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Wilson and the Espionage Act


President Woodrow Wilson worried about the influence of subversive elements in the United States—including at first German-Americans and Irish-Americans, and later socialists, communists, and anarchists. In 1915, Wilson asked Congress to pass laws designed to “crush out” the “creatures of passion” who he believed might topple the US government. Congress heeded this call with the Espionage Act of 1917, amended by the Sedition Act in 1918. Criticized by some as unconstitutional, these laws were defended by Wilson and Congress as war measures to enhance the security of the United States.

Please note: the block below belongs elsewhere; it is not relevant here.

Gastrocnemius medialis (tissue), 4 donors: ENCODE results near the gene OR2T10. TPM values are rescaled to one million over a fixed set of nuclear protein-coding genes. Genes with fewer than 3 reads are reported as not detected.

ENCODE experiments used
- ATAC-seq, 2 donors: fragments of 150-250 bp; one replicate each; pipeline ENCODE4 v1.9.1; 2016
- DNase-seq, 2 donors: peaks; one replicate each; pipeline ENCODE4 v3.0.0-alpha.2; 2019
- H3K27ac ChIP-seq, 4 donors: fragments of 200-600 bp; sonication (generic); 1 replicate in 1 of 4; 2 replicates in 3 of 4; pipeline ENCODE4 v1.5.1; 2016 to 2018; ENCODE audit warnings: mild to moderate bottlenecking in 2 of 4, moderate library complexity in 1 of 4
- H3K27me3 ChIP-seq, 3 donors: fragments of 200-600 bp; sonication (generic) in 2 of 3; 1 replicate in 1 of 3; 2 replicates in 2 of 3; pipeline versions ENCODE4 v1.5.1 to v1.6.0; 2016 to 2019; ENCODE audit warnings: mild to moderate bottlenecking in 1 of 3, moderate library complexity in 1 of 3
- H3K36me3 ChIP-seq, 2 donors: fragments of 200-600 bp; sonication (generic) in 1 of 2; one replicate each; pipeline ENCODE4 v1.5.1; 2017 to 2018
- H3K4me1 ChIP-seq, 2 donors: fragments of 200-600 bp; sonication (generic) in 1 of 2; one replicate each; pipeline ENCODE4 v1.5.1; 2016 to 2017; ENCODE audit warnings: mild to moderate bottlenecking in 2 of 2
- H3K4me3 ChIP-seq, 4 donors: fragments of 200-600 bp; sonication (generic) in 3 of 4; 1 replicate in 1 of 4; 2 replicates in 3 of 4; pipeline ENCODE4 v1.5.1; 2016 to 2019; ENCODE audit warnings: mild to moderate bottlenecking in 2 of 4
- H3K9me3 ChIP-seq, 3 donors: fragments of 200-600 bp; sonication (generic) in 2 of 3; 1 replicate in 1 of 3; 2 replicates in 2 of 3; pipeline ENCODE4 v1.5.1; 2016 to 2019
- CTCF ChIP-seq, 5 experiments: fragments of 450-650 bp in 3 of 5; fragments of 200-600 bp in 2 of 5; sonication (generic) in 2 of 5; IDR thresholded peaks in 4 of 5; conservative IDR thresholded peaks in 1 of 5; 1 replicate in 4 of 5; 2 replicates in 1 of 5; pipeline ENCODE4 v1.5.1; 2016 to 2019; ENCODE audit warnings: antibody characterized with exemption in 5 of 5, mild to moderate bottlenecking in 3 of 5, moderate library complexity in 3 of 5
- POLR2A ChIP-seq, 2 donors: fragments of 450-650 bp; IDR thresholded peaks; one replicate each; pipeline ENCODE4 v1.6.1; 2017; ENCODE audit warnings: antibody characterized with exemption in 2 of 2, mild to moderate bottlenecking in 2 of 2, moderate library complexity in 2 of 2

Students will:

• Understand Woodrow Wilson’s fear of the “poison of disloyalty” in the US.
• Understand challenges to civil liberties in the US before and during World War I.
• Assess constitutional limits on free speech and whether they change during wartime.
• Evaluate the constitutionality of the 1917 Espionage Act.